Russian computers controlling the International Space Station's (ISS) orientation have failed, Nasa officials say.
The failure affected Russian computers on the ISS
The station's three crew and seven visiting shuttle astronauts are not at any immediate risk; the ISS has not lost all vital systems.
But it could force Nasa to extend the current shuttle mission by one day.
Engineers are unsure why the computers stopped working as a failure of this type has not occurred before.
The US space shuttle Atlantis docked with the orbiting outpost at the weekend to begin its latest mission.
The computer malfunctions have affected a number of systems including the Elektron oxygen generation system.
Nasa's space station chief said he expected the problem to be fixed within the next few days.
"We have plenty of resources, so we have plenty of time to sort this out," said Mike Suffredini, ISS programme manager for the US space agency.
Without the Russian oxygen machine running, the space station has a 56-day supply of oxygen left. "If we are in that position, we have an option to depart," Mr Suffredini said.
The station's Russian segment has a network of six computers, but on Wednesday, only two were functioning.
The computers have experienced problems before, but a system-wide re-boot usually solved the problem.
This time, the system has been unable to re-boot.
Under a worst-case scenario, where the computer problem persists beyond the shuttle's stay, and attempts to resolve it come to no avail, the station's three crew members could be forced to return to Earth early, the website Space.com reported.
The ISS is currently relying on its four gyroscopes to maintain its orientation in space, then shifting to using thrusters aboard the shuttle Atlantis when the gyroscopes are overwhelmed.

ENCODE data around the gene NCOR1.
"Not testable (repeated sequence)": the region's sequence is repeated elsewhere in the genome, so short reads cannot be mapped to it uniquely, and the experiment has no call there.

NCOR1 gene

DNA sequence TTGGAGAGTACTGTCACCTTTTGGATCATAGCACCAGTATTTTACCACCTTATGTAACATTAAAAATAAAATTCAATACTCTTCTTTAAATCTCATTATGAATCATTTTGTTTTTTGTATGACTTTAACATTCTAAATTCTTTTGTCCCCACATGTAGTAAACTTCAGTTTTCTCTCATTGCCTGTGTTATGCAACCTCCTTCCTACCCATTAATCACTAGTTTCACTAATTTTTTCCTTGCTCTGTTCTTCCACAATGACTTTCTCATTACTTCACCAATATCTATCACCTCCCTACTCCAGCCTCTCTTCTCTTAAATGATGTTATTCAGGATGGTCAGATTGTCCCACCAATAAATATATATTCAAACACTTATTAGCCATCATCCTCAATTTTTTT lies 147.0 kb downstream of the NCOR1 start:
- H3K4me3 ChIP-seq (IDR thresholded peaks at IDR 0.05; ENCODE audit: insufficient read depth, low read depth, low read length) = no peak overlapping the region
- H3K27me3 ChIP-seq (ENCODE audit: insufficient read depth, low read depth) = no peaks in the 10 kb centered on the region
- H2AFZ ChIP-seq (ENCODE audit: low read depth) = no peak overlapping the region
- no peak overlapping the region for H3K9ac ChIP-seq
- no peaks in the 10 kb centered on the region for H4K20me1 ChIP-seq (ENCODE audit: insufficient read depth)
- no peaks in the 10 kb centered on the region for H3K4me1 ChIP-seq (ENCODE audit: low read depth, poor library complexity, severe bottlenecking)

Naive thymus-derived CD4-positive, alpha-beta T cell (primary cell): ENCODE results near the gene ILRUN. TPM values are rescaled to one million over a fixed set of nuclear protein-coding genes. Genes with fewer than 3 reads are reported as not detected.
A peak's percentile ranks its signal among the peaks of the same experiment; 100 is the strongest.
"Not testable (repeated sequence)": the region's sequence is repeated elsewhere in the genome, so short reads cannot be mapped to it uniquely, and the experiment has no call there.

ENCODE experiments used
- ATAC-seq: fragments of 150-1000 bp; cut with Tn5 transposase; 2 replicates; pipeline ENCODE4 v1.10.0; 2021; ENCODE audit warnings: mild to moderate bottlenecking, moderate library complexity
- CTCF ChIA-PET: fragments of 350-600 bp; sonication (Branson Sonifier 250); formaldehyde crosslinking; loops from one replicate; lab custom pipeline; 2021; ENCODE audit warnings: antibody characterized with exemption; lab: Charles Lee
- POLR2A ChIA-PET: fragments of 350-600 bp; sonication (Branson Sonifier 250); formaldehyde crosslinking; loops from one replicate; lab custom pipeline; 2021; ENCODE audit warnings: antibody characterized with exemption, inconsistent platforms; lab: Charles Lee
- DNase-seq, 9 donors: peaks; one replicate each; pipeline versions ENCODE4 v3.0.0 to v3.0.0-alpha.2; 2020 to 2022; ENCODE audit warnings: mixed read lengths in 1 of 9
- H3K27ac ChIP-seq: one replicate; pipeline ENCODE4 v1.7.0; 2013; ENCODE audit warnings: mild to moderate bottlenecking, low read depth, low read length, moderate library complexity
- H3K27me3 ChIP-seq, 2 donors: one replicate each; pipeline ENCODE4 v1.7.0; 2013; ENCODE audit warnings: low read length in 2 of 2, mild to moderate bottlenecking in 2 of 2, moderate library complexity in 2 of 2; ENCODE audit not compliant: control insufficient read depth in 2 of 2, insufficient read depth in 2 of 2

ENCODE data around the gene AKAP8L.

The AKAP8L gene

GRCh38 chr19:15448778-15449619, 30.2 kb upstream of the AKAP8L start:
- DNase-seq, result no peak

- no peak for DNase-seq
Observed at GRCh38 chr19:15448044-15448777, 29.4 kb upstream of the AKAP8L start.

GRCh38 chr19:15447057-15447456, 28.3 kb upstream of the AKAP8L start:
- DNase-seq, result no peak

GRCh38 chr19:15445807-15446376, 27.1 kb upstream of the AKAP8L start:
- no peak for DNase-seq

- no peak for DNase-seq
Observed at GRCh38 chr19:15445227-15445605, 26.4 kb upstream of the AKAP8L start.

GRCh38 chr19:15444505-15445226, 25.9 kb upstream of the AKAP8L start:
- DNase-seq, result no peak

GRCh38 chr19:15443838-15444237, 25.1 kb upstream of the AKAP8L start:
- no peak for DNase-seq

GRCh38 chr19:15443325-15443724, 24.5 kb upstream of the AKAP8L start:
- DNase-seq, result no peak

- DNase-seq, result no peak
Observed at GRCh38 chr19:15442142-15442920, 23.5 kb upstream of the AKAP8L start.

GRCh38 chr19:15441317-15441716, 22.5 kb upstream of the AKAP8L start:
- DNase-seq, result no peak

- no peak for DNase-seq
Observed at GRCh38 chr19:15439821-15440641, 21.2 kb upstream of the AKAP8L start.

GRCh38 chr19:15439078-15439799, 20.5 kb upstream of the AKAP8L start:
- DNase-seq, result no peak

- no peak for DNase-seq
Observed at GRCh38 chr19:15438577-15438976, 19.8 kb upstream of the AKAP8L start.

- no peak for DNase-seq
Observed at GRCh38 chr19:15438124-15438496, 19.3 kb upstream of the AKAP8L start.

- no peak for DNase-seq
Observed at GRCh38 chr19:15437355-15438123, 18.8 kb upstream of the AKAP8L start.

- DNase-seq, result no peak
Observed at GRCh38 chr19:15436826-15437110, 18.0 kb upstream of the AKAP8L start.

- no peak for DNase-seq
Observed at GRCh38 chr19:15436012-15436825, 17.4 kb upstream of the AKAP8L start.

This dependency on the shuttle has caused Nasa managers to consider an extension of one day to Atlantis' 13-day mission.
If this goes ahead, the crew will have to conserve supplies - the shuttle mission has already been extended by two days in order to carry out repairs on a torn thermal blanket.
The crew of space shuttle Atlantis was originally due to spend 11 days at the ISS.
The mission was extended to 13 days in order to carry out repairs on a 10cm (4in) section of thermal blanket which peeled back as the shuttle blasted off from Cape Canaveral on Friday.
The blanket protects the shuttle from the intense heat of re-entering the atmosphere.
The repairs could be made during a planned third spacewalk or a fourth, extra one, Nasa managers have said.
Engineers think the blanket was loosened by aerodynamic forces during lift-off, and was not hit by debris.
Damage to the shuttle Columbia in 2003 during its launch led to the vehicle's disintegration as it returned to Earth, killing all seven crew.
This was supposed to be the second shuttle mission of 2007, but a freak storm over the Florida launch site in late February caused hail damage to the shuttle and delayed the mid-March flight.
Despite the delays, managers are confident they will be able to complete the ISS before the shuttles' 2010 retirement date.
Nasa plans to fly 15 more missions to the station to deliver large components, spare parts and other supplies. In addition, one final servicing call to the Hubble Space Telescope is planned for September 2008.